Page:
SAN JOSE, Calif. — You’ve got a smartphone. Maybe a smartwatch. Or even a smart doorbell.
In the coming months and years as California struggles with worsening droughts, millions of Bay Area residents will soon be getting a smart water meter.
Water meters — the clunky brass devices that sit in underground boxes near the sidewalks outside most homes and businesses, measuring water use — have been around since the 1820s. But in many areas, utilities only send out water bills every two months, or maybe once a month.
That means unless residents go out, lift the heavy concrete lid and dutifully write down the numbers on their analog water meters, most people don’t know until weeks have gone by that they have a major leak from irrigation systems, old pipes or toilets, wasting thousands of gallons of water and running up their bill.
Smart meters instead send wireless signals in real time so residents and utilities can better track water use hourly, daily or weekly, making it easier to hit conservation targets and detect leaks.
“We are trying to get our customers over the ignorance-is-bliss mentality to the knowledge-is-power mentality,” said Nelsy Rodriguez, a spokeswoman for the East Bay Municipal Utility District, which provides water to 1.4 million people in Alameda and Contra Costa counties.
San Francisco installed smart water meters in 2014 during California’s last drought. Boston, Washington D.C. and New York City have them. But smart meters are expensive to install. The technology changes every year. Some utilities have been reluctant to take the plunge.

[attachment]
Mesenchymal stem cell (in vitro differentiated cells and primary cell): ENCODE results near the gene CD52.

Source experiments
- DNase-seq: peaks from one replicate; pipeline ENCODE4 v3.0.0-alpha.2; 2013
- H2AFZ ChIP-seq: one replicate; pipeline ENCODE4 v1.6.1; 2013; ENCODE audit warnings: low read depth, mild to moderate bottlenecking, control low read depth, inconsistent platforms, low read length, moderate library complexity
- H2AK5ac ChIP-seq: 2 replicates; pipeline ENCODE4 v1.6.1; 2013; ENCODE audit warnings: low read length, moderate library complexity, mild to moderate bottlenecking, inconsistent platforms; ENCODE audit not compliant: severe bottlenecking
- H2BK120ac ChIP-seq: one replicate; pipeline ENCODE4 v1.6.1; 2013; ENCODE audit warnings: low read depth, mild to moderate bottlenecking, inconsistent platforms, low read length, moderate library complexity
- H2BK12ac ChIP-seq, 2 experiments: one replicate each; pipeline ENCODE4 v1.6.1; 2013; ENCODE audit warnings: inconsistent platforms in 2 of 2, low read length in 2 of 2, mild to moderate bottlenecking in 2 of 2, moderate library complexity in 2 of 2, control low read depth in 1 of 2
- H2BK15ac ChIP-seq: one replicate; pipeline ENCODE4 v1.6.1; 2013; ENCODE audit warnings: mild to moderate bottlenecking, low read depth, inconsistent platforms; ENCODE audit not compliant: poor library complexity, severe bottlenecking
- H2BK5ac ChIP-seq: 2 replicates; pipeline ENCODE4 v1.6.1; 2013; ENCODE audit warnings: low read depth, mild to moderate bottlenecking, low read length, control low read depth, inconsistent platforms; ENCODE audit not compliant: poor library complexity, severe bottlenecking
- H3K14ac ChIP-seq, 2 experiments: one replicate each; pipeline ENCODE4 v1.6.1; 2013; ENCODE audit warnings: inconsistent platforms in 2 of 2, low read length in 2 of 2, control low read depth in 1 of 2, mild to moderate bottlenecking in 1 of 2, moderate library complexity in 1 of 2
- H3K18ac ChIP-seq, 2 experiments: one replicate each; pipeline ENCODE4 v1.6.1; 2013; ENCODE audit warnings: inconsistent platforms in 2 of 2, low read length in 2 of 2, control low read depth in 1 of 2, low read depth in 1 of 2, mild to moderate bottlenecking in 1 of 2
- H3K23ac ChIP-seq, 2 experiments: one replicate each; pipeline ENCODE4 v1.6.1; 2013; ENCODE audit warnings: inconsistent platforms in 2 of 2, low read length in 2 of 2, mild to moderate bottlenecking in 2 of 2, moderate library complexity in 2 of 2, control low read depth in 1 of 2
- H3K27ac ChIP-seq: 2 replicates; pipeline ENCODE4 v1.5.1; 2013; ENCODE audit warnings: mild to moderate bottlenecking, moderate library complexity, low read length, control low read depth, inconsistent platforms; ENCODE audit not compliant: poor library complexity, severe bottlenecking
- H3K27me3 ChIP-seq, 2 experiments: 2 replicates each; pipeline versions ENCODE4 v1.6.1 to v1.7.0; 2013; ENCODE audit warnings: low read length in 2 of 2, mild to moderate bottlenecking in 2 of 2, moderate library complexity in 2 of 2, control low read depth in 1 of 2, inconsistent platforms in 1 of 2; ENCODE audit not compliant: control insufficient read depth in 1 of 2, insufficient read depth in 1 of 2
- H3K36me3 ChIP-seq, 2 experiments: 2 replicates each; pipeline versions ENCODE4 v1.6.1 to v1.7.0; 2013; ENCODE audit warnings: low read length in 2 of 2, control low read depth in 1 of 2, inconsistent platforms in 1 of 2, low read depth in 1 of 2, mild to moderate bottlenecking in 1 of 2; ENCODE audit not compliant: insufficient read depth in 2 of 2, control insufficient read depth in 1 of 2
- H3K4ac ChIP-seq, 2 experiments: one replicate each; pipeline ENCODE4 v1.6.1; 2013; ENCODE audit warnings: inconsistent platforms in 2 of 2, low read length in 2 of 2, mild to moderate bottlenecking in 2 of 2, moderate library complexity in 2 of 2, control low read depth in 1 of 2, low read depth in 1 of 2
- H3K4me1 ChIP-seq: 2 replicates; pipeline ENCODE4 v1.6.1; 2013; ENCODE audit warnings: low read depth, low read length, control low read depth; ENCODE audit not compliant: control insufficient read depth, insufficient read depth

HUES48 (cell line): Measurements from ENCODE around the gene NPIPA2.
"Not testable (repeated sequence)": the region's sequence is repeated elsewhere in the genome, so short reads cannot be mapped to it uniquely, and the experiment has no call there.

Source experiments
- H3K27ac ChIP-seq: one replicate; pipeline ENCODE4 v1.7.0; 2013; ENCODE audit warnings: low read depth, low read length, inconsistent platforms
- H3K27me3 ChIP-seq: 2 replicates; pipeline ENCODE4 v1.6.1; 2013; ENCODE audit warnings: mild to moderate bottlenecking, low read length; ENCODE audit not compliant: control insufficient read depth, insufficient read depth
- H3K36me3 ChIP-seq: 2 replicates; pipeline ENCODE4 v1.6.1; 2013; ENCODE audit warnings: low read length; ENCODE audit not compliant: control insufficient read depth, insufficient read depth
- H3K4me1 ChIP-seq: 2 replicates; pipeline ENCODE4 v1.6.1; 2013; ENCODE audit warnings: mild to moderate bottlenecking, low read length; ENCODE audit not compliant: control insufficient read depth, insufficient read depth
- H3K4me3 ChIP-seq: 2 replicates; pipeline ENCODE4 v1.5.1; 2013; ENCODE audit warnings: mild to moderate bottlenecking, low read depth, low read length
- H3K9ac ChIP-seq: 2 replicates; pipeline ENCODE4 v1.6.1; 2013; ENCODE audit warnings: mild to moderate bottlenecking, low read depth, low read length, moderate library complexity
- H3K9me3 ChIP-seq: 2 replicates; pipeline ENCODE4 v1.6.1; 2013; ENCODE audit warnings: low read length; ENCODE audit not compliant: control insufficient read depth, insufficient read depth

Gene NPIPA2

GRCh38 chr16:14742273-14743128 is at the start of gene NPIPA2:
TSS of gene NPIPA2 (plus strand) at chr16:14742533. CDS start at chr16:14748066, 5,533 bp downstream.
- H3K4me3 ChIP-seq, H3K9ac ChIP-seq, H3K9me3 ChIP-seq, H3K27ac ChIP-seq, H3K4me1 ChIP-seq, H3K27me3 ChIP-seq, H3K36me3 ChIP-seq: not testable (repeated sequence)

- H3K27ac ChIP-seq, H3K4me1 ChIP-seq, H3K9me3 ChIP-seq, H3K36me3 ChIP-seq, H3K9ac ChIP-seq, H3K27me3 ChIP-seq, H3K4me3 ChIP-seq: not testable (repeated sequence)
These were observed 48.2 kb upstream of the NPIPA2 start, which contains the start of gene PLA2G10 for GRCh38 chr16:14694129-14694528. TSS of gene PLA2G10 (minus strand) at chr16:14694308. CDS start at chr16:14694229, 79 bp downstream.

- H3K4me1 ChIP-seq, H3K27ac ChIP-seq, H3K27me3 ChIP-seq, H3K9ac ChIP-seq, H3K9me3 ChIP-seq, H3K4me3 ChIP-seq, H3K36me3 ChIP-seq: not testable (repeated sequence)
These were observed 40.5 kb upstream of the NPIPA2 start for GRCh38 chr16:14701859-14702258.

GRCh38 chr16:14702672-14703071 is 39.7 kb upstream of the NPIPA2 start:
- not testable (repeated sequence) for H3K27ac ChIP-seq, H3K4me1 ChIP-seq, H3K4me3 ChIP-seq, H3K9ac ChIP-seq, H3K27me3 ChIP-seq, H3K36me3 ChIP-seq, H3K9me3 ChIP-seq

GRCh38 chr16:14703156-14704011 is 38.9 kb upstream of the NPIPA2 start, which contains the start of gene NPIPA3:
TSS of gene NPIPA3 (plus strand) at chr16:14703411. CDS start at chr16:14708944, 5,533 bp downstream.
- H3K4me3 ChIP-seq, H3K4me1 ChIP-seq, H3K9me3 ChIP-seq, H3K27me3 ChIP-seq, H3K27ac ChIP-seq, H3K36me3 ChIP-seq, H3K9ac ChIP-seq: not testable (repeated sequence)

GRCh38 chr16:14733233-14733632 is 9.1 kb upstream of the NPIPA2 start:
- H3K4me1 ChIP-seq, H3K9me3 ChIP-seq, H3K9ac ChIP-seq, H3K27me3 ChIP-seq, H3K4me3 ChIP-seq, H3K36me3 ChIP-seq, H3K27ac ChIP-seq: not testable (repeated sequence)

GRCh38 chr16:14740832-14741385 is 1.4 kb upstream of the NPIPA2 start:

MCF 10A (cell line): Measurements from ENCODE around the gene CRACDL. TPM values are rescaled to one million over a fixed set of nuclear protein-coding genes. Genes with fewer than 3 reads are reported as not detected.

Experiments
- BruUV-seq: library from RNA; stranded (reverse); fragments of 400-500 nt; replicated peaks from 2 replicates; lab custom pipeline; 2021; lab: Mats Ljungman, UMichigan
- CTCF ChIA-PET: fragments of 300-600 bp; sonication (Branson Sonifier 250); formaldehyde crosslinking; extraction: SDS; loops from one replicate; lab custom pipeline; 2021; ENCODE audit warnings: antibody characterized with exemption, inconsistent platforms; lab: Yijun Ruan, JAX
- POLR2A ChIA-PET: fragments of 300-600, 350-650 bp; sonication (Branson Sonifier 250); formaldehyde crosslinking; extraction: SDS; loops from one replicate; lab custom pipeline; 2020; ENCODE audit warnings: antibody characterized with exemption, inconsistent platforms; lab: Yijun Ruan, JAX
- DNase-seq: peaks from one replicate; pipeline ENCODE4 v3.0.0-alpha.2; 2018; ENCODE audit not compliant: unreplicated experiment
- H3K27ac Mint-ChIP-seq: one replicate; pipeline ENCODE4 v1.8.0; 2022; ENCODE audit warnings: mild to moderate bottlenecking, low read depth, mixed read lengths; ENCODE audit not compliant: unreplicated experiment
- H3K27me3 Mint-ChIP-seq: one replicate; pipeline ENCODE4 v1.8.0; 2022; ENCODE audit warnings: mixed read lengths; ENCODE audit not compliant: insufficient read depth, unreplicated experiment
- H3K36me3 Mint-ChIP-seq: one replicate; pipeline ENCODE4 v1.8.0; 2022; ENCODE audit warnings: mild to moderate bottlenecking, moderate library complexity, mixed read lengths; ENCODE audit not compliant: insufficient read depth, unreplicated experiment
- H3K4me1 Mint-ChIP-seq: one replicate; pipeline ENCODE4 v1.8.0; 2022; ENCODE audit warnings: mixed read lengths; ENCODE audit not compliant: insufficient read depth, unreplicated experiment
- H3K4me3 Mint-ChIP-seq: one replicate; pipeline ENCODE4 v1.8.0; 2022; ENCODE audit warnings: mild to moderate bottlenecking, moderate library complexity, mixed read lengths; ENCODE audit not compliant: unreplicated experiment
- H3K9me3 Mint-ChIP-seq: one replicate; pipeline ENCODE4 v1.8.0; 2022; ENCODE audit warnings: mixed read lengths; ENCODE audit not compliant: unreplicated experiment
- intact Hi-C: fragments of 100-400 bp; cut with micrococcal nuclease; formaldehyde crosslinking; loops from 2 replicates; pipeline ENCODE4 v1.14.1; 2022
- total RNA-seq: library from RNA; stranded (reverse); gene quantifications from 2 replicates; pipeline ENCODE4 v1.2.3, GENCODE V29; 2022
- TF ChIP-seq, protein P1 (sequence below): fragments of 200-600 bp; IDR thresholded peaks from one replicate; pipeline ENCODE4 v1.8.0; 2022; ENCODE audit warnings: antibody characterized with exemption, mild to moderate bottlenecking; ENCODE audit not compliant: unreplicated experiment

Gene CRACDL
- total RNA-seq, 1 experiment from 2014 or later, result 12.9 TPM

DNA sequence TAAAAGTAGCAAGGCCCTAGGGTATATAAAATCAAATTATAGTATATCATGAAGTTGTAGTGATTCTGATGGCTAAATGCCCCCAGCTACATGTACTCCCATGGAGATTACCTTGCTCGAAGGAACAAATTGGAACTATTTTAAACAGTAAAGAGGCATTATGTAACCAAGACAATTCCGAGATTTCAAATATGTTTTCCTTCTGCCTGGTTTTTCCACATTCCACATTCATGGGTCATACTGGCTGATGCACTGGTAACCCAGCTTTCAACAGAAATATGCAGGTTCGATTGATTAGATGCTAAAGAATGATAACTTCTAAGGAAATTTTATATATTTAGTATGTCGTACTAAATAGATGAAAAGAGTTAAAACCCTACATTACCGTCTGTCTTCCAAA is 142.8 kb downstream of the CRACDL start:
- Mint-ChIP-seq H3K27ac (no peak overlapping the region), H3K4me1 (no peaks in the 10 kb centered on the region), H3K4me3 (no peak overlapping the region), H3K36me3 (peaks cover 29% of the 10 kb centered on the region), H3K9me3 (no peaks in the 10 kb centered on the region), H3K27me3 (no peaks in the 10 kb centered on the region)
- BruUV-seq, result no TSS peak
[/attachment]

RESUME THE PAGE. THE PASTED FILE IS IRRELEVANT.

As California’s latest drought stretches into its third year, water supplies continue to tighten and state conservation rules increase, so a growing number of water agencies are deciding to upgrade.
On Friday, the San Jose Water Company, a private firm that provides water to 1 million people in San Jose, Cupertino, Campbell, Los Gatos, Monte Sereno and Saratoga, received final approval from the California Public Utilities Commission to install smart meter technology on the 230,000 water meters at homes and businesses in its service area.
Work on the $100 million project will begin in two years and will finish in 2026, with the average water bill going up about $5 a month to pay for it, company officials say.